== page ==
“My Old School” unfolds on several crisscrossing tracks. One is a recollection of the events from Brandon Lee himself, although that wasn’t his real name. He agreed to be interviewed but, we’re told, did not want his face to be shown, for reasons that go mystifyingly unexplained even by the movie’s end. Instead, the director, Jono McLeod, has brought on the actor Alan Cumming to lip-sync to Lee’s words. (McLeod also has a history with the material that is best left to the film to reveal.)

Then there are the recollections of Lee’s classmates, who still speak appreciatively of the way he influenced their taste in music or, partly by virtue of being weirder than they were, elevated them from their own awkward social statuses. Reminiscences from all sides are illustrated with animation, a device that underscores the idea that the stories we’re hearing might not be reliable. But some of the oddest, creepiest material is documentary evidence from the time, notably a video recording of the school production of “South Pacific.” Lee was cast in a leading role.

Reviewing the movie last summer, A.O. Scott asked whether it was practicing a dubious form of access journalism. “Its fascination with Brandon becomes a kind of credulity, a willingness to accept uncritically the mystifications of a proven liar,” he wrote. That is fair enough, and certainly a comparable movie in which, say, an actor lip-synced to the words of George Santos while voters in his district shared impressions of his campaign would probably not play as a lark. But there is a fair amount of fun in watching Lee’s schoolmates, often interviewed in pairs, jogging each other’s memories and trying to figure out what on Earth they were thinking.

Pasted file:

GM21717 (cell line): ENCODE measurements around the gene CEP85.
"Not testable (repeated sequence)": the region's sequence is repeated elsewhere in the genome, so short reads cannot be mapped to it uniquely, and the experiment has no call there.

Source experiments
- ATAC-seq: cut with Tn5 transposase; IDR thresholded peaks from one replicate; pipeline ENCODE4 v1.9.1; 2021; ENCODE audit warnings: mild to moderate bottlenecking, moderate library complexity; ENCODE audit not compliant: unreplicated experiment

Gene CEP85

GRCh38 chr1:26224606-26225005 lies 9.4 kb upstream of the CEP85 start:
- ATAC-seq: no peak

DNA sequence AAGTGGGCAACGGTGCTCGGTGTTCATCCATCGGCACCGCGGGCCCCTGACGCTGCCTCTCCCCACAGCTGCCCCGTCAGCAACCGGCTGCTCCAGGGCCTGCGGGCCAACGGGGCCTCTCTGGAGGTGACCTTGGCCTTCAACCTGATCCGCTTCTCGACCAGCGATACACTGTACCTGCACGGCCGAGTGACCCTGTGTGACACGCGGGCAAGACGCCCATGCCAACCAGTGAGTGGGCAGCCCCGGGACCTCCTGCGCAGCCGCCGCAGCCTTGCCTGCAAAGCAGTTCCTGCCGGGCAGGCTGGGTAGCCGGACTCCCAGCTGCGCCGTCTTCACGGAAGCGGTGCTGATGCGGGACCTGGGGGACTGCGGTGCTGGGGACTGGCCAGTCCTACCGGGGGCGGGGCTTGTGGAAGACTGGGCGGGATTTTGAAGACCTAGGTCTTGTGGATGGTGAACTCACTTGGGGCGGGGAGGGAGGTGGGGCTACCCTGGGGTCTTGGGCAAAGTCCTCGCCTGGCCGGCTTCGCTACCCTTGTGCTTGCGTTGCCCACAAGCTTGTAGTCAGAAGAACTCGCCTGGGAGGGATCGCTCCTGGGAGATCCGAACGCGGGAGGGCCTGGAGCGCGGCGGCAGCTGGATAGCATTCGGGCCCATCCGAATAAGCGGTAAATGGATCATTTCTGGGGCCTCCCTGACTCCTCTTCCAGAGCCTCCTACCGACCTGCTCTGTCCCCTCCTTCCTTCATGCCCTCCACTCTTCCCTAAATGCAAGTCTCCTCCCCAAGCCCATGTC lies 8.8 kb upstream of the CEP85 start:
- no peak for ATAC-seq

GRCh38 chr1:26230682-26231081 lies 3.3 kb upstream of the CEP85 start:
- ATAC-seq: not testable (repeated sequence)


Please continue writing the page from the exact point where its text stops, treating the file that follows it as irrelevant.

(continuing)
‘Who We Are: A Chronicle of Racism in America’ (2022)

Stream it on Netflix.

Built around a talk that the lawyer Jeffery Robinson (a former deputy legal director at the A.C.L.U.) gave at Town Hall in 2018, “Who We Are: A Chronicle of Racism in America” may be the most absorbing lecture documentary since “An Inconvenient Truth.” In the movie version, directed by Emily Kunstler and Sarah Kunstler (daughters of William Kunstler, the Chicago Seven lawyer), Robinson, near the beginning, asks his audience to consider that two seemingly incompatible ideas might both be true: that “America has demonstrated its greatness time and time and time again, and America is one of the most racist countries on the face of the Earth.”

If that sounds like a polemical premise, it rarely plays that way, in part because much of the historical evidence he presents is in open view, in less-cited corners of texts that any schoolchild might come across. He points to Article V of the Constitution, which exempted the slave trade from even the potential of being outlawed by constitutional amendment until 1808. The third stanza of “The Star-Spangled Banner,” not one you’ll hear at baseball stadiums, includes the chilling lines “No refuge could save the hireling and slave / From the terror of flight or the gloom of the grave.” He counters the argument that the Civil War wasn’t about slavery by pointing to Confederate states’ own secession statements that explicitly say otherwise.

Robinson also travels to different parts of the country for interviews, including one with a centenarian who survived the Tulsa Race Massacre in 1921. He visits the part of Tulsa — the area once known as “Black Wall Street” — where the massacre occurred, and where houses used to stand. It’s history that, as Robinson notes, you may not have been taught in school, but it’s hardly hidden.